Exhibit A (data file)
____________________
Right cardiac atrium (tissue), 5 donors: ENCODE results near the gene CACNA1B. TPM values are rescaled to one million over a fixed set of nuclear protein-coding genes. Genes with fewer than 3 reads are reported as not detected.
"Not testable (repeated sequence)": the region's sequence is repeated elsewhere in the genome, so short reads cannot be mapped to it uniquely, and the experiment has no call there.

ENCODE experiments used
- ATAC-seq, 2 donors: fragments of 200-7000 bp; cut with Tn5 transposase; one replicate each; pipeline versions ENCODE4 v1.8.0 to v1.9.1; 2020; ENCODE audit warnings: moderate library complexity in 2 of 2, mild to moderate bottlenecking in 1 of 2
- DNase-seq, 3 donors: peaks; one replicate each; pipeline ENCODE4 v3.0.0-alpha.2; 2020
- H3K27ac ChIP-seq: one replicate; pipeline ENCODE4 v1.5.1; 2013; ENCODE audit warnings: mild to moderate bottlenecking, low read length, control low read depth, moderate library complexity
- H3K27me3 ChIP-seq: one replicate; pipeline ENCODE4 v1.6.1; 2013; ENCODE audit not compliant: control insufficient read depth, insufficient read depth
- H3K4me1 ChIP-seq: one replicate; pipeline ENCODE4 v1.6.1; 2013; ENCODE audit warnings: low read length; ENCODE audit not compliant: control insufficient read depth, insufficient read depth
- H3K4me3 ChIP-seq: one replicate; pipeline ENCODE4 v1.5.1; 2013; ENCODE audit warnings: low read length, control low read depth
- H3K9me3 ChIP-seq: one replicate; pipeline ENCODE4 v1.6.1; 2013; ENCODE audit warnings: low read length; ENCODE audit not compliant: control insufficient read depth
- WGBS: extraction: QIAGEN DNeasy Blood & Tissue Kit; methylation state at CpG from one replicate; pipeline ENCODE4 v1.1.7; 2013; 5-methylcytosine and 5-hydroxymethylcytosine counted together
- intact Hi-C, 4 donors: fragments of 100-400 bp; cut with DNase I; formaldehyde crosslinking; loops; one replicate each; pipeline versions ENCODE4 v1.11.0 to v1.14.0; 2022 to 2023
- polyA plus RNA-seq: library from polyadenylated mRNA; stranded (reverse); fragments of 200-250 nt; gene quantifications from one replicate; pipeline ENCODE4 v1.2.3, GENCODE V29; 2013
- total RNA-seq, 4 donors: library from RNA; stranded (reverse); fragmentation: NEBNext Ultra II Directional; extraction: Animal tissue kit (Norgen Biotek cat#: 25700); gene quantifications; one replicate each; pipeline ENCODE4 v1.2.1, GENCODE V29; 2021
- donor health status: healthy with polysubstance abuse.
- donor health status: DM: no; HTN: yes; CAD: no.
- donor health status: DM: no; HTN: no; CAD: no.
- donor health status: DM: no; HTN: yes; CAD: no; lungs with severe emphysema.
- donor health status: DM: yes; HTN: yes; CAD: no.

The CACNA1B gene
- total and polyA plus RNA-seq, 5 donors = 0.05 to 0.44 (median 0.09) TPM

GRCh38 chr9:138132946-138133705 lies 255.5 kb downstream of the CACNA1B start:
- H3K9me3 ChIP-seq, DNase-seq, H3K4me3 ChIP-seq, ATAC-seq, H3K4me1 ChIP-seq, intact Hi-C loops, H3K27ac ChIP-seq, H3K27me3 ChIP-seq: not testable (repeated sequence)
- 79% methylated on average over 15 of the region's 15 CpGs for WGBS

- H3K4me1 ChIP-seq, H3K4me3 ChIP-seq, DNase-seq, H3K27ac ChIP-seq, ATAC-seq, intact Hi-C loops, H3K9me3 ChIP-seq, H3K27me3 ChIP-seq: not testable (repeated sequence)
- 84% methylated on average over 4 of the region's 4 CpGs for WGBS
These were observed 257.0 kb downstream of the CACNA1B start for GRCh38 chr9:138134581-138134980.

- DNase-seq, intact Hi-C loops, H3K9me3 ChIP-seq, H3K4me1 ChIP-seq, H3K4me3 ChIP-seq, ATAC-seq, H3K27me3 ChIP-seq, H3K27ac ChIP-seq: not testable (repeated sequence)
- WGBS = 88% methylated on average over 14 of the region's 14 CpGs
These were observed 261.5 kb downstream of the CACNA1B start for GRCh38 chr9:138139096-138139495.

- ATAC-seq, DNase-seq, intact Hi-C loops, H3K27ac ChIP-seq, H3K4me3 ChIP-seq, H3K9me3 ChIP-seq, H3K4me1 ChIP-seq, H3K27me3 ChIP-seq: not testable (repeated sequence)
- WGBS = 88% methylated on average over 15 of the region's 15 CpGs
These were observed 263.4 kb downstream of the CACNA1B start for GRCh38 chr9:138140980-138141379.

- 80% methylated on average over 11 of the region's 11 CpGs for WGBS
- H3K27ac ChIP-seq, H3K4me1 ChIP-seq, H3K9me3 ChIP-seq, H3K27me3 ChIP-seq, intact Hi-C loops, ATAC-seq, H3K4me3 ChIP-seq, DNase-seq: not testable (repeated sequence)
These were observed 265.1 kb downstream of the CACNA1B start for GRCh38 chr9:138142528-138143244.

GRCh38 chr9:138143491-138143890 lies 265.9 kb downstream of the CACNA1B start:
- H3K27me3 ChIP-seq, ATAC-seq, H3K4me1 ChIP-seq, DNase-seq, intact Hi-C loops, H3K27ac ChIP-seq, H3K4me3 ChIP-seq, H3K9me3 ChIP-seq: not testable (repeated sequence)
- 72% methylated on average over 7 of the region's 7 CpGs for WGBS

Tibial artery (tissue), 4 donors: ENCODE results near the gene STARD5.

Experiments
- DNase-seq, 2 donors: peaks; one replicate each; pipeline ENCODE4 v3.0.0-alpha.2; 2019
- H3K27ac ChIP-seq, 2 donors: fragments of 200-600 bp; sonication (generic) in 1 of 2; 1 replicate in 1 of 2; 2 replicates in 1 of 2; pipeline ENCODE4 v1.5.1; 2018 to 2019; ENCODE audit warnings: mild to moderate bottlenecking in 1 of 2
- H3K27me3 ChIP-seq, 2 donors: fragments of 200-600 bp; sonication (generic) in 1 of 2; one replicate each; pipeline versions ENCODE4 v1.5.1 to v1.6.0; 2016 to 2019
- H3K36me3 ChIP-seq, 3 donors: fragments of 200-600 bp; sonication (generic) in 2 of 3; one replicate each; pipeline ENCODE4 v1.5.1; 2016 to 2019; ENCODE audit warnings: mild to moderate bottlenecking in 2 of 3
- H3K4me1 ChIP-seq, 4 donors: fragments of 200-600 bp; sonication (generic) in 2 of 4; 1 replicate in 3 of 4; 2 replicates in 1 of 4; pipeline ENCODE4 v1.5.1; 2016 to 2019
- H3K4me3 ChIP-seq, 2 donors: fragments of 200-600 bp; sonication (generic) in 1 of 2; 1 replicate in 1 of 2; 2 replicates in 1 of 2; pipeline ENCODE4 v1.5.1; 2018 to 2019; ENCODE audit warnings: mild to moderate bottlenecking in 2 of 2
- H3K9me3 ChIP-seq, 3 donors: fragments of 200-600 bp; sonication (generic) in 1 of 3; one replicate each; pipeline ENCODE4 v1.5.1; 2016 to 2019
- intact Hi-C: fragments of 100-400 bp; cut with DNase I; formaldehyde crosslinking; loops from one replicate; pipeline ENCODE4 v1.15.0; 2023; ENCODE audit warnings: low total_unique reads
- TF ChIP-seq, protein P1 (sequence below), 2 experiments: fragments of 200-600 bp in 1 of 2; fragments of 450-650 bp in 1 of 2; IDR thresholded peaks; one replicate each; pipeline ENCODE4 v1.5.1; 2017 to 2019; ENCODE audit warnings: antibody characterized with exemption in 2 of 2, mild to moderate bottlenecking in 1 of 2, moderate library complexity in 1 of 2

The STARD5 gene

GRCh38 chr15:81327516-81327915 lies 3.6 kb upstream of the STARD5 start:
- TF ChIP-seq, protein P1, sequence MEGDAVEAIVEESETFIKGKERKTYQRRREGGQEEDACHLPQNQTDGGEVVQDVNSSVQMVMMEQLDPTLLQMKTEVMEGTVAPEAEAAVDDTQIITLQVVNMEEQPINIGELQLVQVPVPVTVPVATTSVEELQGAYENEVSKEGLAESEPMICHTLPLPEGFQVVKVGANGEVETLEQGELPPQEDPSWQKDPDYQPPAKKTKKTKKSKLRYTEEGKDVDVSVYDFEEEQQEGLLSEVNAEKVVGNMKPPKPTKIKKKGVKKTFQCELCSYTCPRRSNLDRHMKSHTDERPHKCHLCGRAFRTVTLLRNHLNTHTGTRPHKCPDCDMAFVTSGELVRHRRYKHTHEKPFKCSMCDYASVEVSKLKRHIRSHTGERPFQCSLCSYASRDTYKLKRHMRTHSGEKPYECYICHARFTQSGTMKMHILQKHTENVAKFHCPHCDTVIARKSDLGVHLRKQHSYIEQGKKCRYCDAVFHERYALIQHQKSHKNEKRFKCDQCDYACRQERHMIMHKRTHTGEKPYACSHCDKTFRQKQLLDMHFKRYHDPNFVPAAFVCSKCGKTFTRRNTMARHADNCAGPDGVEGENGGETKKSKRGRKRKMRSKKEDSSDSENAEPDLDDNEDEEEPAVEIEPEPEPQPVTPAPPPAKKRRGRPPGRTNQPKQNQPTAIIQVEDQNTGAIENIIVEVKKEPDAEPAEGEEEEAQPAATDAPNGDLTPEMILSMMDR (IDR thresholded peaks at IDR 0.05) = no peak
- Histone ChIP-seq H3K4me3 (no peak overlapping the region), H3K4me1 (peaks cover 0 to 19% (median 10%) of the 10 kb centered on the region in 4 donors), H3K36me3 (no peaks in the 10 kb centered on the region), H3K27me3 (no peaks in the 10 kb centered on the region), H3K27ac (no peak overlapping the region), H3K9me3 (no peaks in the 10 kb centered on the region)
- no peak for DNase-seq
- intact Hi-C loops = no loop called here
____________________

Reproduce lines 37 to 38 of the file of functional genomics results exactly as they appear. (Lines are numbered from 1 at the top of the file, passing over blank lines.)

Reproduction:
GRCh38 chr9:138143491-138143890 lies 265.9 kb downstream of the CACNA1B start:
- H3K27me3 ChIP-seq, ATAC-seq, H3K4me1 ChIP-seq, DNase-seq, intact Hi-C loops, H3K27ac ChIP-seq, H3K4me3 ChIP-seq, H3K9me3 ChIP-seq: not testable (repeated sequence)